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vertical lead in radius when plunging into a cut

Janger

(John)
Vendor
Premium Member
I'm milling out a the outside contour for a big bracket clamp. It is about 4" across. 0.05" plunge depth per trip around the outside of the part. The plunge is defaulted to be a ramp but with only a 0.04 radius. It goes THUNK into the cut. See the green preview in the simulation screen shot - the tool enters on the left sliding in and down from the very left. I'm thinking that I could change the radius to 0.25" and maybe it would be a lot smoother. I wonder if I'm damaging the EM doing this? Why does fusion default to 1/10 of the cutter diameter for the lead ins? wouldn't more generally be preferred? Oh and it's 15" per min and 5000 rpm. 12mm EM. Aluminium.






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jcdammeyer

John
Premium Member
I saw a similar thing with the generated code for the pocket hole I was milling. Lots of options for ramping in.
I'm using the "Path" with those parameters.
I think it's important to look at the generated G-Code just like looking at the compiled assembler from C. Amazing how just a bit of rearranging can create quite different code.
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Janger

(John)
Vendor
Premium Member
Well I just let it run. The cutter seems fine despite all the thunks into the part. I have worn off the coating on the EM already.
 

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PeterT

Ultra Member
Premium Member
I'm more curious about what you're making unless its a Secret Squirrel project - an open gap slot on left side with a tightening bolt and a closed off gap on the right side.....also with a tightening bolt
 

jcdammeyer

John
Premium Member
Well I just let it run. The cutter seems fine despite all the thunks into the part. I have worn off the coating on the EM already.
This is a perfect example of why CAD/CAM and CNC can make things you can't easily do any other way. Although 3D printed pattern and lost wax along with boring the pipe clamp section perfectly round...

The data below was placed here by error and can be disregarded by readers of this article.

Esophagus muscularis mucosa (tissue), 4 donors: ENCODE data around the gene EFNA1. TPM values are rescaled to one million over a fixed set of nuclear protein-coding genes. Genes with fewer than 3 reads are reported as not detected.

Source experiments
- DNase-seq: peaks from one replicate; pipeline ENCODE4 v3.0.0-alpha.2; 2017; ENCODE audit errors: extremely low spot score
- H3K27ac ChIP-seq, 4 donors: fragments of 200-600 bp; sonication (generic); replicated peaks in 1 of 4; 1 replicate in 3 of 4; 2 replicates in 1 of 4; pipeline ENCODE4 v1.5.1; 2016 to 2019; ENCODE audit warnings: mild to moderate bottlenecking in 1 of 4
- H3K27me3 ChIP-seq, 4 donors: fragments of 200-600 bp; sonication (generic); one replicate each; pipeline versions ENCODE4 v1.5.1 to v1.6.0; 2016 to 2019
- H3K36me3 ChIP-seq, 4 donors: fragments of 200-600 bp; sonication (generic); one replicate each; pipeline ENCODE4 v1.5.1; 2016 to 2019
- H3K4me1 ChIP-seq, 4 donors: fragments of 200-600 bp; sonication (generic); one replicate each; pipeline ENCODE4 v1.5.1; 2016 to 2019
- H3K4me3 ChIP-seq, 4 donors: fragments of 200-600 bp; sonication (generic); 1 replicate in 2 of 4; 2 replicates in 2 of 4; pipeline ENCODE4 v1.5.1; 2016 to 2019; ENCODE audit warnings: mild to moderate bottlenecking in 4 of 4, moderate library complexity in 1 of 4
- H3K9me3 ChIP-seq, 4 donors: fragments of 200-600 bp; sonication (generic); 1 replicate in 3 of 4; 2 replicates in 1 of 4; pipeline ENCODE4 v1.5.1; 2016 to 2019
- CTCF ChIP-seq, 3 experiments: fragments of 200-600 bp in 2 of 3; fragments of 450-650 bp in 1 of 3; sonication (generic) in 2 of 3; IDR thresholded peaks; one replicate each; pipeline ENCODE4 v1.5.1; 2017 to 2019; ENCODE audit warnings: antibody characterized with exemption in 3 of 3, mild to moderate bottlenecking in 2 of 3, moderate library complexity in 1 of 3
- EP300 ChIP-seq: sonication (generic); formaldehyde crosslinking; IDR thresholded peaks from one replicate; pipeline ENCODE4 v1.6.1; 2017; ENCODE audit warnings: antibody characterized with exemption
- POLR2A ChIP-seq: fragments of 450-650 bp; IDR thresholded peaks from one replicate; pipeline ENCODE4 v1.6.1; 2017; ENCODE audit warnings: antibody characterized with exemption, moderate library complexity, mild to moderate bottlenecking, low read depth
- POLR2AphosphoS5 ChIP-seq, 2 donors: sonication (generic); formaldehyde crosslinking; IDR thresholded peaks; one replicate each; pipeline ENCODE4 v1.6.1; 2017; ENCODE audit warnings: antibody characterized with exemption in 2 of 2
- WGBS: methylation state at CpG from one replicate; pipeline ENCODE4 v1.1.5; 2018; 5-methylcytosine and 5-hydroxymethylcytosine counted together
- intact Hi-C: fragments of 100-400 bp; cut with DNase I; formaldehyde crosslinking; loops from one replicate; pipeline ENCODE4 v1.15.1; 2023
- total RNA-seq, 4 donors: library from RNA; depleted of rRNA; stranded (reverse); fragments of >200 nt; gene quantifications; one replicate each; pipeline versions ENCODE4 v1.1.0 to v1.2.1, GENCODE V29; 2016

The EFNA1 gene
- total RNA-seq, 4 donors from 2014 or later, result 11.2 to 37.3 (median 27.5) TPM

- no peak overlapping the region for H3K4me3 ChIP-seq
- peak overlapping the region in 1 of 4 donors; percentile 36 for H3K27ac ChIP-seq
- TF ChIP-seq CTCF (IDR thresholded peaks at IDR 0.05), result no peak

What did the raw billet for that cost?
 

Janger

(John)
Vendor
Premium Member
I have a big hunk (3'x4' x 1") of aluminium left over from a water jet shop - it has a bunch of irregular shaped but salvageable sections. So it was not retail pricing on that material! I think the whole drop was $40. I wonder what metal mart would charge for that. plenty I'm sure. maybe I'll look. Well it's about 4 pounds of aluminium and last time I bought some it was $7 a pound. So it'd be at least $30 at metal super market, probably a lot more.
 

Janger

(John)
Vendor
Premium Member
This is the drop plate I’m talking about. To use it I have to make multiple cuts with the jig saw and then the band saw.
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Alexander

Ultra Member
Administrator
Definitely try plunging outside the part if you can. Seems possible here. But if your work holding gets in the way, go for a 2-degree ramp angle. Ramp down along the path, not radius down. It'll be easier on your end mill.
 

Janger

(John)
Vendor
Premium Member
Definitely try plunging outside the part if you can. Seems possible here. But if your work holding gets in the way, go for a 2-degree ramp angle. Ramp down along the path, not radius down. It'll be easier on your end mill.
I didn't think of plunging outside the part. Thanks Alex that's good advice.
 

PeterT

Ultra Member
Premium Member
You might consider these curved standoffs or spacer washers (whatever they are called). A flat bolt on a curved tube is a tangent contact so not great for retention. On bike frames & similar accessories they are often brazed on permanent. But I've also seen them loose assembly like my Honda mower handles. If one is gronking the bolts to withstand trail rides, its better to have a solid or thicker core inside the tubing because its easy to deform in that squeeze orientation.

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